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their grandest strokes, there we feel most at home. All that Shakspeare says of the king, yonder slip of a boy that reads in the corner, feels to be true of himself. We sympathize in the great moments of history, in the great discoveries, the great resistances, the great prosperities of men ;-because there law was enacted, the sea was searched, the land was found, or the blow was struck for us, as we ourselves in that place would have done or applauded.
So is it in respect to condition and character. We honor the rich because they have externally the freedom, power and grace which we feel to be proper to man, proper to us. So all that is said of the wise man by stoic or oriental or modern essayist, describes to each man his own idea, describes his unattained but attainable self. All literature writes the character of the wise man. All books, monuments, pictures, conversation, are portraits in which the wise man finds the lineaments he is forming. The silent and the loud praise him, and accost him, and he is stimulated wherever he moves as by personal allusions. A wise and good soul, therefore, never needs look for allusions personal and laudatory in discourse. He hears the com
mendation, not of himself, but more sweet, of that character he seeks, in every word that is said concerning character, yea, further, in every fact that befalls,—in the running river, and the rustling corn. Praise is looked, homage tendered, love flows from mute nature, from the mountains and the lights of the firmament.
These hints, dropped as it were from sleep and night, let us use in broad day. The student is to read history actively and not passively; to esteem his own life the text, and books the commentary. Thus compelled, the muse of history will utter oracles, as never to those who do not respect themselves. I have no expectation that any man will read history aright, who thinks that what was done in a remote age, by men whose names have resounded far, has any deeper sense than what he is doing to-day.
The world exists for the education of each man. There is no age or state of society or mode of action in history, to which there is not somewhat corresponding in his life. Every thing tends in a most wonderful manner to abbreviate itself and yield its whole virtue to him. He should see that he can live all history in his own person. He must sit at home with might
and main, and not suffer himself to be bullied by kings or empires, but know that he is greater than all the geography and all the government of the world; he must transfer the point of view from which history is commonly read, from Rome and Athens and London to himself, and not deny his conviction that he is the Court, and if England or Egypt have any thing to say to him, he will try the case; if not, let them forever be silent. He must attain and maintain that lofty sight where facts yield their secret sense, and poetry and annals are alike. The instinct of the mind, the purpose of nature betrays itself in the use we make of the signal narrations of history. Time dissipates to shining ether the solid angularity of facts. No anchor, no cable, no fences avail to keep a fact a fact. Babylon and Troy and Tyre and even early Rome are passing already into fiction. The Garden of Eden, the Sun standing still in Gibeon, is poetry thenceforward to all nations. Who cares what the fact was, when we have thus made a constellation of it to hang in heaven an immortal sign? London and Paris and New York must go the same way. “What is History," said Napoleon, “but a fable agreed upon ?" This life of ours is stuck round with Egypt, Greece, Gaul, England, War, Colonization, Church, Court, and Commerce, as with so many flowers and wild ornaments grave and gay.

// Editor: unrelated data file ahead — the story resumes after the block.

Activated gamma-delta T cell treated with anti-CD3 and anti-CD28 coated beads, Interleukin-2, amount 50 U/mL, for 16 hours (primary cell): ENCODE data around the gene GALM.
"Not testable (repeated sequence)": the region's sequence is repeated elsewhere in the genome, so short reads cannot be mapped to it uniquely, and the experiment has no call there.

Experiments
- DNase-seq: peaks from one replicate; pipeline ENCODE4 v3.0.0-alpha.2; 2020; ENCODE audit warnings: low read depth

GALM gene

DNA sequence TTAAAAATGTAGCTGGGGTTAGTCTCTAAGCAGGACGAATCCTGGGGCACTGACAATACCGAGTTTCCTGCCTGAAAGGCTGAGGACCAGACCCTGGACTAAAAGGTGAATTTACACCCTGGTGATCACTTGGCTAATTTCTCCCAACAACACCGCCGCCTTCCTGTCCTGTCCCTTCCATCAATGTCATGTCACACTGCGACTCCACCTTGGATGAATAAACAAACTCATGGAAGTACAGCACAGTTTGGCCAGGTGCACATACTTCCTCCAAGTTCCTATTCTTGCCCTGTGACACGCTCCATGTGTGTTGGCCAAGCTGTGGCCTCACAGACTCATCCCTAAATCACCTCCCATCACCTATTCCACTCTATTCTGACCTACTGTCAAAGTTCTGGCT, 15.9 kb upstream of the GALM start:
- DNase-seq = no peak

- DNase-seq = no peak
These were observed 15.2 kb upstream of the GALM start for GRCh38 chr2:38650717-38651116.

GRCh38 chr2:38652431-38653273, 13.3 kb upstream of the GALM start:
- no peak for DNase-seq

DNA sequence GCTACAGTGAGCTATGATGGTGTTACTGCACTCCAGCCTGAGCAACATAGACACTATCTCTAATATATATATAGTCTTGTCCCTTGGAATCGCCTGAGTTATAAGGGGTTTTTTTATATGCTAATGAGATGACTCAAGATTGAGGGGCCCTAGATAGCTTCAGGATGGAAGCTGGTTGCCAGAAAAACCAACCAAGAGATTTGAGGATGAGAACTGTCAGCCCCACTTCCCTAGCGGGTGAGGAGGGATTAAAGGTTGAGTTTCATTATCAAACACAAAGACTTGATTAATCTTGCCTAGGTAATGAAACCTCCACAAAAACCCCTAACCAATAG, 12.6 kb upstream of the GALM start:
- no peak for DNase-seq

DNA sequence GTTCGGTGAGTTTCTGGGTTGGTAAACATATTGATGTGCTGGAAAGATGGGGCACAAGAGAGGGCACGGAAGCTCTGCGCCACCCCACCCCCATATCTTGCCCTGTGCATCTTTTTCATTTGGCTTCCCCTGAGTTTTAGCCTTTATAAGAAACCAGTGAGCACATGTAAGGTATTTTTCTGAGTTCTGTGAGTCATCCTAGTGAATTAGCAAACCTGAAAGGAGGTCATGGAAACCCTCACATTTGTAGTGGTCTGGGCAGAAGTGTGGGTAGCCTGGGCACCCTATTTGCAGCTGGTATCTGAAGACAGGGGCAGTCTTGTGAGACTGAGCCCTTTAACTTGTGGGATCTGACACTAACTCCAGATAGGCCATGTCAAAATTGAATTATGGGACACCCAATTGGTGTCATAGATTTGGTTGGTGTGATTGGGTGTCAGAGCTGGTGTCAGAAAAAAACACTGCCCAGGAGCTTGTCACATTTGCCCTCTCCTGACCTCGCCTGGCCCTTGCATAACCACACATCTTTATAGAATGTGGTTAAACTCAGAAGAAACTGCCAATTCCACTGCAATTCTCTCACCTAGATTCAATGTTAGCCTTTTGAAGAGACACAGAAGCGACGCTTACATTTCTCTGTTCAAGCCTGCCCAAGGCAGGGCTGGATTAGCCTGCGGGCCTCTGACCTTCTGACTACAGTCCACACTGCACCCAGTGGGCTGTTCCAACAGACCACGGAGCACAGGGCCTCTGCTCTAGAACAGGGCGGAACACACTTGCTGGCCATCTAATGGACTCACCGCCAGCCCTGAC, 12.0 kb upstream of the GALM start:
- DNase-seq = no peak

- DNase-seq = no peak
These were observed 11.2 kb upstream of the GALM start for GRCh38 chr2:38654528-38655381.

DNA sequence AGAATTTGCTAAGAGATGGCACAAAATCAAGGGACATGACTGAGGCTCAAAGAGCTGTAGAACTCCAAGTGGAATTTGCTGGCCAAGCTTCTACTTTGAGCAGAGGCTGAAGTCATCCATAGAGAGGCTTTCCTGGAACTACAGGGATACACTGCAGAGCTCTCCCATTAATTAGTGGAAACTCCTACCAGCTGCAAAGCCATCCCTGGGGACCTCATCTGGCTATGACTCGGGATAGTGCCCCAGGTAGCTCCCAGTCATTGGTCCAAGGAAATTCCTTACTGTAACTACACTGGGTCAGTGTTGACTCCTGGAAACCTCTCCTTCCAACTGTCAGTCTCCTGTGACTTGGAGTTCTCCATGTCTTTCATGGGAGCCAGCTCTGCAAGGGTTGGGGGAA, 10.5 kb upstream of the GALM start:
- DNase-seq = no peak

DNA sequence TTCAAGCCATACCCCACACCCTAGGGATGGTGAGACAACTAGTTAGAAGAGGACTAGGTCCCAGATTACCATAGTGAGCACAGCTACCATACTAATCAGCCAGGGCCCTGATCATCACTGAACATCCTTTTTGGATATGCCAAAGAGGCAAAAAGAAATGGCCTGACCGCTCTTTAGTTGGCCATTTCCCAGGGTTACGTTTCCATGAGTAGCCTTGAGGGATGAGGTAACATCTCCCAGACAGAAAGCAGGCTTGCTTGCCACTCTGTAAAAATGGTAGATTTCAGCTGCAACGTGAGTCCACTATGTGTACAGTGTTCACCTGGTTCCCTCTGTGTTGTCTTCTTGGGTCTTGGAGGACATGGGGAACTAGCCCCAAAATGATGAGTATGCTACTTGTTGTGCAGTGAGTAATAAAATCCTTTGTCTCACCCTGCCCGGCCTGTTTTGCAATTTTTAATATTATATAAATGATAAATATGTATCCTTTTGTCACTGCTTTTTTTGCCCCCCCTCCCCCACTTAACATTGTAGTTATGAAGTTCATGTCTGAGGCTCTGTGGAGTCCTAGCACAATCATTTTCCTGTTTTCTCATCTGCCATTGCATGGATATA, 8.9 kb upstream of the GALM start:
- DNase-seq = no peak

I will not make more account of them. I believe in Eternity. I can find Greece, Palestine, Italy, Spain, and the Islands,—the genius and creative principle of each and of all eras in my own mind.
We are always coming up with the facts that have moved us in history in our private experience, and verifying them here. All history becomes subjective; in other words, there is properly no History; only Biography. Every soul must know the whole lesson for itselfmust go over the whole ground. What it does not see, what it does not live, it will not know. What the former age has epitomized into a formula or rule for manipular convenience, it will lose all the good of verifying for itself, by means of the wall of that rule. Somewhere or other, some time or other, it will demand and find compensation for that loss by doing the work itself. Ferguson discovered many things in astronomy which had long been known. The better for him.
History must be this or it is nothing. Every law which the state enacts, indicates a fact in human nature; that is all. We must in our own nature see the necessary reason for every fact, -see how it could and must be. So stand before every public, every private work; before an oration of Burke, before a victory of Napoleon, before a martyrdom of Sir Thomas More, of Sidney, of Marmaduke Robinson, before a French Reign of Terror, and a Salem hanging of witches, before a fanatic Revival, and the Animal Magnetism in Paris, or in Providence. We assume that we under like influence should be alike affected, and should achieve the like; and we aim to master intellectually the steps, and reach the same height or the same degradation that our fellow, our proxy has done.
All inquiry into antiquity,--all curiosity respecting the pyramids, the excavated cities, Stonehenge, the Ohio Circles, Mexico, Memphis, is the desire to do away this wild, savage and preposterous There or Then, and introduce in its place the Here and the Now. It is to banish the Not me, and supply the Me. It is to abolish difference and restore unity. Belzoni